|Environmental impact assessment and monitoring in aquaculture: Requirements, practices, effectiveness and improvements|
FAO (2009). Environmental impact assessment and monitoring in aquaculture: Requirements, practices, effectiveness and improvements. FAO Fisheries and Aquaculture Technical Paper, 527. FAO: Rome. ISBN 978-92-5-106334-7. 57 pp.
Part of: FAO Fisheries and Aquaculture Technical Paper. FAO/Food and Agriculture Organization of the United Nations: Rome. ISSN 2070-7010, more
Marine; Brackish water; Fresh water
This document contains the main outputs of Component 2 of the FAO project “Towards sustainable aquaculture: selected issues and guidelines”. Component 2 focused on environmental impact assessment and monitoring in aquaculture, in particular on the relevant regulatory requirements, the practice, the effectiveness and suggestions for improvements. The report includes four regional reviews on EIA and monitoring in aquaculture in Africa, Asia-Pacific, Europe, Latin America and North America, a special study on EIA as applied to salmon aquaculture, as well as a global review and synthesis report which draw on the findings of the review papers, covering relevant information from more than 35 countries. In addition, this document provides the Report of the Technical Workshop on Environmental Impact Assessment and Monitoring in Aquaculture, held at FAO headquarters in Rome from 15 to 17 September 2008.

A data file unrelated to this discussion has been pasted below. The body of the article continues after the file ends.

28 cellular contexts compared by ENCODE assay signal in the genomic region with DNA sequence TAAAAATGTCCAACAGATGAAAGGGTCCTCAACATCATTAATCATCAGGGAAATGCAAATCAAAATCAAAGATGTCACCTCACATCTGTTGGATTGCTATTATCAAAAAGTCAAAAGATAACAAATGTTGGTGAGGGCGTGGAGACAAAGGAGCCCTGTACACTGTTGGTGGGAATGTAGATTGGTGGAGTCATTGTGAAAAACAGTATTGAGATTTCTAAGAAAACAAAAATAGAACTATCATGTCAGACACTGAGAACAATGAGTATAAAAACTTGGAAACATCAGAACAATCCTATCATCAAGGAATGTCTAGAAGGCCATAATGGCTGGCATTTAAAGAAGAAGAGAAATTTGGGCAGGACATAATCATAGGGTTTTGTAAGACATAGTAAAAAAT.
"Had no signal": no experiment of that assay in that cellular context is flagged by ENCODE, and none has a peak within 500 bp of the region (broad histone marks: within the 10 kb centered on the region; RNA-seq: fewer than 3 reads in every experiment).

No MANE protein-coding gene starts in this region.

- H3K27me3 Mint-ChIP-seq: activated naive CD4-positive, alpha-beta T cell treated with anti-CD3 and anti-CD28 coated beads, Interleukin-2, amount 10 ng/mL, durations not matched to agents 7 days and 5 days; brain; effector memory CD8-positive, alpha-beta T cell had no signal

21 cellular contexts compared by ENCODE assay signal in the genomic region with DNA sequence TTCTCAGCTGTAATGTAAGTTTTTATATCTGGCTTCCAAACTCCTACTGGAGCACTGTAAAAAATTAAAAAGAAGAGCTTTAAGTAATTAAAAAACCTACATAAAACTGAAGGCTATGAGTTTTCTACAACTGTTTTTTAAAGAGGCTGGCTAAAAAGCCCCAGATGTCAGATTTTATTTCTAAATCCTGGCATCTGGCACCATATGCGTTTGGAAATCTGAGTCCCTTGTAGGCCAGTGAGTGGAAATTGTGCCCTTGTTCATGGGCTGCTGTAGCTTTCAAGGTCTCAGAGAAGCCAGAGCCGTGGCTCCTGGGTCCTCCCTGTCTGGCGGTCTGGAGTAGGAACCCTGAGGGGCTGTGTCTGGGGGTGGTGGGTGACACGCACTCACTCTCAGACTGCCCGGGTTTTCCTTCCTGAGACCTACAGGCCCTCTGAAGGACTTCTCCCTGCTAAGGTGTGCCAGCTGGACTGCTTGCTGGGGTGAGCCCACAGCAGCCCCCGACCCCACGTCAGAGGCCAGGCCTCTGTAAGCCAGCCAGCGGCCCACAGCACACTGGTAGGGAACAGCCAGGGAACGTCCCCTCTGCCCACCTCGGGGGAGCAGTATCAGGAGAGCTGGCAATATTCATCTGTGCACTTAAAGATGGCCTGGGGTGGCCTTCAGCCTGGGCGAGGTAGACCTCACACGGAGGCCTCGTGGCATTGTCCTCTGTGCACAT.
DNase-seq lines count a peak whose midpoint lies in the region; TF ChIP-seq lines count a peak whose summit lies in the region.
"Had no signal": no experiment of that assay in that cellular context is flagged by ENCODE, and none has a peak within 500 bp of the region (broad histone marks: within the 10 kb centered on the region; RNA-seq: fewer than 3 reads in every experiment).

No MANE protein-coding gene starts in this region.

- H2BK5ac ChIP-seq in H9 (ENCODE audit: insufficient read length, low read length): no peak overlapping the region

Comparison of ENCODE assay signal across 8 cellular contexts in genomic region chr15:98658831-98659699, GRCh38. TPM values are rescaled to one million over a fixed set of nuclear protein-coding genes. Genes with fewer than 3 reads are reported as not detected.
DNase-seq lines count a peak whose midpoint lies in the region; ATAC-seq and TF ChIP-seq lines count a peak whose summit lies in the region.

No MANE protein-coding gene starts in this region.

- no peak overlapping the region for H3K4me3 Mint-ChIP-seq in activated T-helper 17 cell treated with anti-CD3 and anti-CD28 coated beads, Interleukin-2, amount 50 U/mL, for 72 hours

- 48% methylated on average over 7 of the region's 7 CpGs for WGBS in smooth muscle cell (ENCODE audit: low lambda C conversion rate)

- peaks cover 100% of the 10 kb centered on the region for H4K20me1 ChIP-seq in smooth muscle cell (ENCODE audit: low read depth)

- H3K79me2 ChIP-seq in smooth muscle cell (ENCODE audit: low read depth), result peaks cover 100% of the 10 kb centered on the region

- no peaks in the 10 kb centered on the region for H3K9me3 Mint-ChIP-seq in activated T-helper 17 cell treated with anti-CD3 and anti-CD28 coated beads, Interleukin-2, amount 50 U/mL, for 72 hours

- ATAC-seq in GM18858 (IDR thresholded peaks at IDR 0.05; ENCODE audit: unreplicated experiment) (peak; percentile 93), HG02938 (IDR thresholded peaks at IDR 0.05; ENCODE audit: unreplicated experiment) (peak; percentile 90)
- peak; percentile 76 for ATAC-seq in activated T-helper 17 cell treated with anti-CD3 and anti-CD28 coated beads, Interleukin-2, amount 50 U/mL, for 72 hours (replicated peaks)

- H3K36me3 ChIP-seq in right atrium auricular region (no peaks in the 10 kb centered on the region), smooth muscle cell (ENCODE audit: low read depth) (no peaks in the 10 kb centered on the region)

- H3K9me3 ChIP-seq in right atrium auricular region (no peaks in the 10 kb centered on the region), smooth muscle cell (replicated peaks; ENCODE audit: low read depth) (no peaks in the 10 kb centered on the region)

The global and regional reviews in this study and the associated technical workshop draw on experience from throughout the world in the application of EIA and monitoring to aquaculture development. In practice most aquaculture is small-scale and is not subject to EIA or rigorous monitoring. More emphasis needs to be placed on environmental management frameworks which can address the environmental issues associated with large numbers of small-scale developments – including strategic environmental assessment, risk analysis, management plans for waterbodies and/or groups of farms, monitoring and response procedures.
Where EIA is applied there is mixed experience. Several weaknesses were identified in the regional reviews and at the workshop, including lack of consistency in assessment; lack of appropriate standards; lack of integration between levels and divisions of government; inadequate or ineffective public consultation; lack of assessment skill and capacity; limited follow-up in terms of implementation and monitoring; and excessive bureaucracy and delays. There is very little hard evidence on cost effectiveness.
Monitoring is of fundamental importance to effective environmental management of aquaculture, and without which EIA itself is largely pointless. The main weakness identified was limited implementation of monitoring requirements as developed in EIA environmental management plans, and limited analysis, reporting and feedback of farm level and wider environmental monitoring programmes into management of individual farms and the sector as a whole.
The key to more effective use of both EIA and monitoring procedures will be to nest them within a higher level strategic planning and management framework, including clear environmental objectives and quality standards. More rigorous risk analysis should be used to inform the focus of both EIA and monitoring.